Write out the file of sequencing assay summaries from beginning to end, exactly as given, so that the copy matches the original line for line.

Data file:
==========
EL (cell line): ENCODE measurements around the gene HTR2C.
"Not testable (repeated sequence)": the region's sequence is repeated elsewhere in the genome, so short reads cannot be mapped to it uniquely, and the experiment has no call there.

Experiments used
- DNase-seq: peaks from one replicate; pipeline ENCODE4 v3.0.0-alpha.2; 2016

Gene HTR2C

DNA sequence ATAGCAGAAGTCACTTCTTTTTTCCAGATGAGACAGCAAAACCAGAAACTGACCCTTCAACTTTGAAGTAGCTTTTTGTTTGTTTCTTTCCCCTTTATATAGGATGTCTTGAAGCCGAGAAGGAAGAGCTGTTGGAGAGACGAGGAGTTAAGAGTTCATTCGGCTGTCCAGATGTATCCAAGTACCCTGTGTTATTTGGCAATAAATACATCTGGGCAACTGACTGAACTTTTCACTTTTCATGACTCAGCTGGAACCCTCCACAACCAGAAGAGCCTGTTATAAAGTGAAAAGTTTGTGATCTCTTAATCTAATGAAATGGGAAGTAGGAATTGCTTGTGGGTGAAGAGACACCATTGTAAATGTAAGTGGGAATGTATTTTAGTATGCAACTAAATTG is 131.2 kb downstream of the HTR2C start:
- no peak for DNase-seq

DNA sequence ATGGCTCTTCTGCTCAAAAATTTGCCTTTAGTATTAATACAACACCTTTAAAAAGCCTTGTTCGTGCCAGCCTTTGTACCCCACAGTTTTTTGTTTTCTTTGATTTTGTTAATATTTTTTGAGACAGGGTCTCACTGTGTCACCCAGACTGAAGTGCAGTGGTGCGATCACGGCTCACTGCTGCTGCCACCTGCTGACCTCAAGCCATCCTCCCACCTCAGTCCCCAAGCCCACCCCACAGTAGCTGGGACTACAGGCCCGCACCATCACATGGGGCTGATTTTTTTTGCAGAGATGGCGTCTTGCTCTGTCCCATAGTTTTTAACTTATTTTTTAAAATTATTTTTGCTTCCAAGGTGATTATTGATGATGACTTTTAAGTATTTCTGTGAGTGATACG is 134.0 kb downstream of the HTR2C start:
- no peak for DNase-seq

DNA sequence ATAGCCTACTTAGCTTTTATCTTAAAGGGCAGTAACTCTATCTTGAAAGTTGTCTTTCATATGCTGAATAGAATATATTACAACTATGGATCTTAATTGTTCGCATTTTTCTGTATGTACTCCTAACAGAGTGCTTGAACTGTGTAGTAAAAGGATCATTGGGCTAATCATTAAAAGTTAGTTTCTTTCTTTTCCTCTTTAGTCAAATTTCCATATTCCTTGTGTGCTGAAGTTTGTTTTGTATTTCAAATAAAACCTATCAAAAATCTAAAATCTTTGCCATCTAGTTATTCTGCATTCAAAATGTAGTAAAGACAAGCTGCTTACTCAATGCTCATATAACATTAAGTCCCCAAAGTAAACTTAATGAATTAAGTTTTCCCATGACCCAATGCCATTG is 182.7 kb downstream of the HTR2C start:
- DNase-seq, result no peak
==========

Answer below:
EL (cell line): ENCODE measurements around the gene HTR2C.
"Not testable (repeated sequence)": the region's sequence is repeated elsewhere in the genome, so short reads cannot be mapped to it uniquely, and the experiment has no call there.

Experiments used
- DNase-seq: peaks from one replicate; pipeline ENCODE4 v3.0.0-alpha.2; 2016

Gene HTR2C

DNA sequence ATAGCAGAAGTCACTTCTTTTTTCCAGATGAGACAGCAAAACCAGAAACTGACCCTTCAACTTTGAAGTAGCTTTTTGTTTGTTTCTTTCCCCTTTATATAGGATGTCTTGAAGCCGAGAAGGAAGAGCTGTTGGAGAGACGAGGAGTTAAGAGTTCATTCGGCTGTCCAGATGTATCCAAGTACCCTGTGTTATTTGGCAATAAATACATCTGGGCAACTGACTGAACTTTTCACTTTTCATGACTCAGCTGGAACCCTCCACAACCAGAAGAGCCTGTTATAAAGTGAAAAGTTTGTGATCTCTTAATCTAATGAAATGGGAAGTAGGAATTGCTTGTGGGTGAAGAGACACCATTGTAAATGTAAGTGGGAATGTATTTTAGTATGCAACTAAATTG is 131.2 kb downstream of the HTR2C start:
- no peak for DNase-seq

DNA sequence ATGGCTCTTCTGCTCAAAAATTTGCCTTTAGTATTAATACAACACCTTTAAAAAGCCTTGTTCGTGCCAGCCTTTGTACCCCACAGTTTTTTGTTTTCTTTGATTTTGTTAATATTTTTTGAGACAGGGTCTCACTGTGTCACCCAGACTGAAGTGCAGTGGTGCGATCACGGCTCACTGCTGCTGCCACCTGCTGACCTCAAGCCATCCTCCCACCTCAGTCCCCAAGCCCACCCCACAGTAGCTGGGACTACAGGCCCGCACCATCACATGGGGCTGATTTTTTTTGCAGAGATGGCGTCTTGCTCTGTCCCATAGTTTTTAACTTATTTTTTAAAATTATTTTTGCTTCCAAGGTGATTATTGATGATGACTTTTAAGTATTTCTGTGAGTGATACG is 134.0 kb downstream of the HTR2C start:
- no peak for DNase-seq

DNA sequence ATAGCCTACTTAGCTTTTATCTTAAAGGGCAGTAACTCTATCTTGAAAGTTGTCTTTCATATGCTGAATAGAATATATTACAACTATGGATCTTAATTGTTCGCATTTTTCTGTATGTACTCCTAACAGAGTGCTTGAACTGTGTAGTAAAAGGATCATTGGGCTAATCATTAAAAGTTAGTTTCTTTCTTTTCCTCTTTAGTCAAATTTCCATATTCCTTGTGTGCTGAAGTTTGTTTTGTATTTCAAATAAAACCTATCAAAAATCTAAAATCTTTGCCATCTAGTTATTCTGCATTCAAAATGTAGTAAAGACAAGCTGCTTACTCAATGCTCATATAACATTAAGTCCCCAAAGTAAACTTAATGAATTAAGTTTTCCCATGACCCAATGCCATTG is 182.7 kb downstream of the HTR2C start:
- DNase-seq, result no peak